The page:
Topeka Sen. Wint Winter Jr., R-Lawrence, appeared shocked Thursday afternoon upon hearing Gov. Joan Finney's two plans to repeal sales tax exemptions to raise money for property tax relief.
"WHAT? . . . WHAT?" Winter shouted, when told about the governor's two plans.
One would impose a 1 percent sales tax on 32 items currently exempted from the tax; the other calls for imposing the full sales tax on all exempted items and then lowering the state sales tax from 4.25 percent to 3.5 percent.
Winter said he was upset because the governor had stressed Tuesday she favored no new taxes and favored repealing only a few exemptions that wouldn't affect most people. However, the governor's latest proposals sounded similar to her ill-fated tax plan from last year, Winter said.
"This is not the kinder and gentler Governor Finney that was here on Tuesday," Winter said. "We're right back in the same mudhole it put us in last year."
LATER, after Winter had a chance to review the list of exemptions Finney had revealed would be acceptable to her, he toned down his criticism.
"I want to back off my formerly outrageous tirade and look on the positive side," he said. "I said I don't agree with this. I think it taxes people. And I think it breaks her word of no new taxes. But it might represent the first step in the process to compromise."
Winter said he was pleased to see Finney wants to keep exemptions on such items as prosthetic devices, prescription drugs and meals delivered to the home-bound elderly.
"I think it's positive she's taken these out," he said.
Still, Winter said, he was upset Finney wants to put sales taxes on items such as school textbooks, home heating bills, water bills and telephone bills.
"A LOT of these are right out of the pockets of homeowners," he said.
"On the plus side, by her acknowledgement that there are some she wants to take out, it may be the first step in a process that we can find some middle ground."
Other local legislators were also somewhat critical of the exemptions the governor targeted.
"We looked at sales tax exemptions last year," said Rep. Sandy Praeger, R-Lawrence. "I'm surprised she's bringing it up again."
Praeger said repealing sales tax exemptions on heating and light bills and on coin-operated laundry machines will hit people with low incomes the hardest.
"When you're looking at trying to raise $105 million you have to look at raising the big dollars," she said.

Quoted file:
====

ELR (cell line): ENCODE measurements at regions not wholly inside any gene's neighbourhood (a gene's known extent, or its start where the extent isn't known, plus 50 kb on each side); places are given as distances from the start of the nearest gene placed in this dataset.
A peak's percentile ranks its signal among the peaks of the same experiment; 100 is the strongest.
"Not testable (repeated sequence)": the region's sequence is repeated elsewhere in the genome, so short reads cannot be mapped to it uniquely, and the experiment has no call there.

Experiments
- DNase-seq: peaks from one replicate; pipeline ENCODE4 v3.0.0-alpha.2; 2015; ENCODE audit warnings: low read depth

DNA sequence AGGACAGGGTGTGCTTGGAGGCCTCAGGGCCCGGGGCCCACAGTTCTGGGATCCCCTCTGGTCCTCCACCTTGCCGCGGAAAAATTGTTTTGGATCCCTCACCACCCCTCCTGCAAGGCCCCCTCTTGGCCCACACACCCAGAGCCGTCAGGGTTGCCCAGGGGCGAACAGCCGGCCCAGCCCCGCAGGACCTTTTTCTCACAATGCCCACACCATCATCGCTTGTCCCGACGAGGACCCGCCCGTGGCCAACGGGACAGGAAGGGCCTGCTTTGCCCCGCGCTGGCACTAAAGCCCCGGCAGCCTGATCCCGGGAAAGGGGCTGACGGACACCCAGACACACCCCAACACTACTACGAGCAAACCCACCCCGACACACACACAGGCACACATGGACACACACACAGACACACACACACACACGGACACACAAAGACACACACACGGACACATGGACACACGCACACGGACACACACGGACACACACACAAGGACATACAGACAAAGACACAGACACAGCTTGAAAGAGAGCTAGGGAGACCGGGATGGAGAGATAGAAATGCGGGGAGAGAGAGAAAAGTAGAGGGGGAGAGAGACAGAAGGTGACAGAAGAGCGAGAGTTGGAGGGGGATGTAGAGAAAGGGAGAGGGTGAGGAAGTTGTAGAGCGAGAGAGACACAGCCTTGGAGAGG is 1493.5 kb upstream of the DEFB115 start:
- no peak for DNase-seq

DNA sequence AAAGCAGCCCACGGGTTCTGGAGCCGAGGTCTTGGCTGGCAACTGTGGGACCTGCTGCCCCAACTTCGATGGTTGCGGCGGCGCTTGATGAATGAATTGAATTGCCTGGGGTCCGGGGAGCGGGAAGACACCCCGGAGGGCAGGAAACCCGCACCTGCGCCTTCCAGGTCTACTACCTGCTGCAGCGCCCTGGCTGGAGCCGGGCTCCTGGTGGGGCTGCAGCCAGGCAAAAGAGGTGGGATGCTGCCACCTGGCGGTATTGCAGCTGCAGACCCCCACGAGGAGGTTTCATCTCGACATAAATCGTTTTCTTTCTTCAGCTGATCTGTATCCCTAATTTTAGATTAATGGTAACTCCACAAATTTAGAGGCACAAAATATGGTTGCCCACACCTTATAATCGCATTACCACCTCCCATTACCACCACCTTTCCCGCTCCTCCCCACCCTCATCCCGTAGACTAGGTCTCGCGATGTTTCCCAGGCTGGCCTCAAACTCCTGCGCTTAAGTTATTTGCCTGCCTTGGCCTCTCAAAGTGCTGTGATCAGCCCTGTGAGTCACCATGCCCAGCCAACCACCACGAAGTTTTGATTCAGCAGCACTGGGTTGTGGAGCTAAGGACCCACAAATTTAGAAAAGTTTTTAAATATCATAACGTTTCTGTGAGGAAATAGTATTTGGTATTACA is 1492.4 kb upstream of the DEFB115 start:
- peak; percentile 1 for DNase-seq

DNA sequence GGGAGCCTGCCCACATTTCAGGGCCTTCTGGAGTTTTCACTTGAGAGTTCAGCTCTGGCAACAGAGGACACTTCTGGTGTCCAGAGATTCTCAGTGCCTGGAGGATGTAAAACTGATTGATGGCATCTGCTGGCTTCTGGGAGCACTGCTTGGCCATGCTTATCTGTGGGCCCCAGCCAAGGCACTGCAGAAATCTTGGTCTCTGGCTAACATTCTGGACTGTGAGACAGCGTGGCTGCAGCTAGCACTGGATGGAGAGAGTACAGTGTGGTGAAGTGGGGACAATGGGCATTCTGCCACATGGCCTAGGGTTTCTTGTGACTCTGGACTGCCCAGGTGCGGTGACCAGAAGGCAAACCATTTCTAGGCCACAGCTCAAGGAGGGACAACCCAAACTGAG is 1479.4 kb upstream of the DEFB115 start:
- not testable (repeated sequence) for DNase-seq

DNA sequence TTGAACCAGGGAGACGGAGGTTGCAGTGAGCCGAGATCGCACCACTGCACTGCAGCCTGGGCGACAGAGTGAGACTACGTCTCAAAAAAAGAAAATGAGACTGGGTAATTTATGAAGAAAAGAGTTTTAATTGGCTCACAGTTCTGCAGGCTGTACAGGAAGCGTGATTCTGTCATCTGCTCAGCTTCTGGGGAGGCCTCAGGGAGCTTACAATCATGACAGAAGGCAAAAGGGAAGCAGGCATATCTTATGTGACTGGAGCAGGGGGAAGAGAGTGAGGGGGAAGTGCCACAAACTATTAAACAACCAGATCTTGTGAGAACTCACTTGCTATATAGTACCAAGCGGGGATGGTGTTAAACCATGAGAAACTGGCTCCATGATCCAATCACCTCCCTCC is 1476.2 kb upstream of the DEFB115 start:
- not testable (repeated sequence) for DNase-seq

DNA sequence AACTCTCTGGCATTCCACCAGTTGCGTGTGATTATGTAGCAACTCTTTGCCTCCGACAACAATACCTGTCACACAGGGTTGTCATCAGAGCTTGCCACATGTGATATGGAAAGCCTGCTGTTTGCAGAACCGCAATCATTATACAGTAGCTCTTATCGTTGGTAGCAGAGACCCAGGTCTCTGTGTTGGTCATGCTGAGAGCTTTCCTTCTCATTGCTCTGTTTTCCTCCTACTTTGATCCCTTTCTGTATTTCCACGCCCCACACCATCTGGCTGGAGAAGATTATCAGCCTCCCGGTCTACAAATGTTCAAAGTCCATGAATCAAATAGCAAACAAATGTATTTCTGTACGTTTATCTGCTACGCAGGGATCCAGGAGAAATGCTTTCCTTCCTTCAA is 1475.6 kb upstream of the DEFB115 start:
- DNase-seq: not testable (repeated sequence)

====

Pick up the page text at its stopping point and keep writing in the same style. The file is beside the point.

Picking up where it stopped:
REP. JOHN Solbach, D-Lawrence, said lawmakers need to consider the governor's plans, but they also must examine other revenue-raising alternatives.
"It's just very obvious to me that an income tax is much more fair than a sales tax," Solbach said. "I think we have an obligation to give due consideration to whatever the governor proposes. . . . We'll have to look at that and see how it fits in the scheme of taxes. And we'll look at whether there are reasons for the sales tax exemptions, such as economic development or other public policy purposes for those exemptions, or whether they were just exemptions given because someone had a powerful lobby that year."
Solbach said that since he has been in the Legislature, lawmakers have exempted sales tax collection on prescription drugs, used farm machinery and utility bills.
REP. BETTY JO Charlton, D-Lawrence, was one of the legislators invited to Finney's office Thursday morning to hear the governor's sales tax exemption proposals.
Charlton said the list is a starting place to look at sales tax exemptions.
"I've been over this list every year for the last five years," said Charlton, who serves on the House Taxation Committee. "There are arguments for and against almost all of them."
Charlton said she was pleased that Finney met with legislators to explain her proposals.
"I think the meeting was a good thing to have because there was an agreement between the members of the tax committee and the governor on goals," she said. "The difference will be on the details and some will express their feelings, but not in a confrontational way."